A brightening picture for the U.S. economy helped push Tokyo stocks higher Friday.
Sony, Toyota and other Japanese exporters gained ground on Tokyo's stock exchange Friday, propelled by evidence suggesting that the U-S economy has bottomed out. Investors encouraged by improving data for jobless claims and U.S. manufacturing, pushed Sony shares up 3 tenths of one percent while Toyota climbed one and a half percent. The Nikkei index rose 1.6 percent.
The U.S. market is critical for these companies and many others in Japan, which depend on the vast American economy for more than half of all sales.
Analysts say the recent weakening of Japanese currency is helping the nation's exporters, since the cheaper yen means their products are less expensive for overseas buyers. In recent trading, the yen has been hovering at about 132 against the U.S. dollar.
Haruhiko Kuroda, vice finance minister, told TV Tokyo that Japan's foreign exchange policy remains unchanged.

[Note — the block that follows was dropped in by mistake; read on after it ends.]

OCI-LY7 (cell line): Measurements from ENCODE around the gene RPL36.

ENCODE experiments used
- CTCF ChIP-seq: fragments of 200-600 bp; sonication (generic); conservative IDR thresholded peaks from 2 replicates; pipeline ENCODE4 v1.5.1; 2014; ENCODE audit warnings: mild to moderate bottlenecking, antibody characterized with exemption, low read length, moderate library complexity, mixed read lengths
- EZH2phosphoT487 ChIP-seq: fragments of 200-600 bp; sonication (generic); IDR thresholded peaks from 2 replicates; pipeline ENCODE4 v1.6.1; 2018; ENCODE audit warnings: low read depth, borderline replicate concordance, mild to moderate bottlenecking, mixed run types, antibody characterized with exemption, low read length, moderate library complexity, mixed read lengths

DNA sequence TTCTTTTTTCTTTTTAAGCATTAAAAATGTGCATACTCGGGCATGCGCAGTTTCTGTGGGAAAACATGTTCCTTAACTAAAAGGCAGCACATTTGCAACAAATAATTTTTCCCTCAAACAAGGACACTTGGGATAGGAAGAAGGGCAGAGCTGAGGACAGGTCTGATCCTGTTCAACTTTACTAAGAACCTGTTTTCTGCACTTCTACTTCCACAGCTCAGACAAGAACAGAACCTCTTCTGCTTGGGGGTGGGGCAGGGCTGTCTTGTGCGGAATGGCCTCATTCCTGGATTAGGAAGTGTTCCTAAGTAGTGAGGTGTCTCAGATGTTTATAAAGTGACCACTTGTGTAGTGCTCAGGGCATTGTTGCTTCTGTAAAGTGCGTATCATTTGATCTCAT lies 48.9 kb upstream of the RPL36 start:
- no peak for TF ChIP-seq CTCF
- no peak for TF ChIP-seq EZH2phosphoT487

Mr. Kuroda said he does not see the lower yen as problematic but says the government does not intend to guide it lower.
In other markets, South Korea's KOSPI index lost more than half a percent. Hyundai Securities, the nation's second-largest brokerage, plunged 12 percent after an American company said it broke off talks to buy three Hyundai Group subsidiaries. The purchase would have been the largest foreign investment in the country's financial sector.
In Hong Kong, the Hang Seng Index ended the week with a small loss, pushing it to a drop of almost 3.5 percent this month.
Banking giant HSBC rose nearly one percent Friday after its U.S. competitor Citigroup reported better-than-forecast earnings.
However, analysts say HSBC's bounce will be temporary because investors are worried about its exposure to bankrupt energy trader Enron and to Argentina, whose economy is on the verge of collapsing.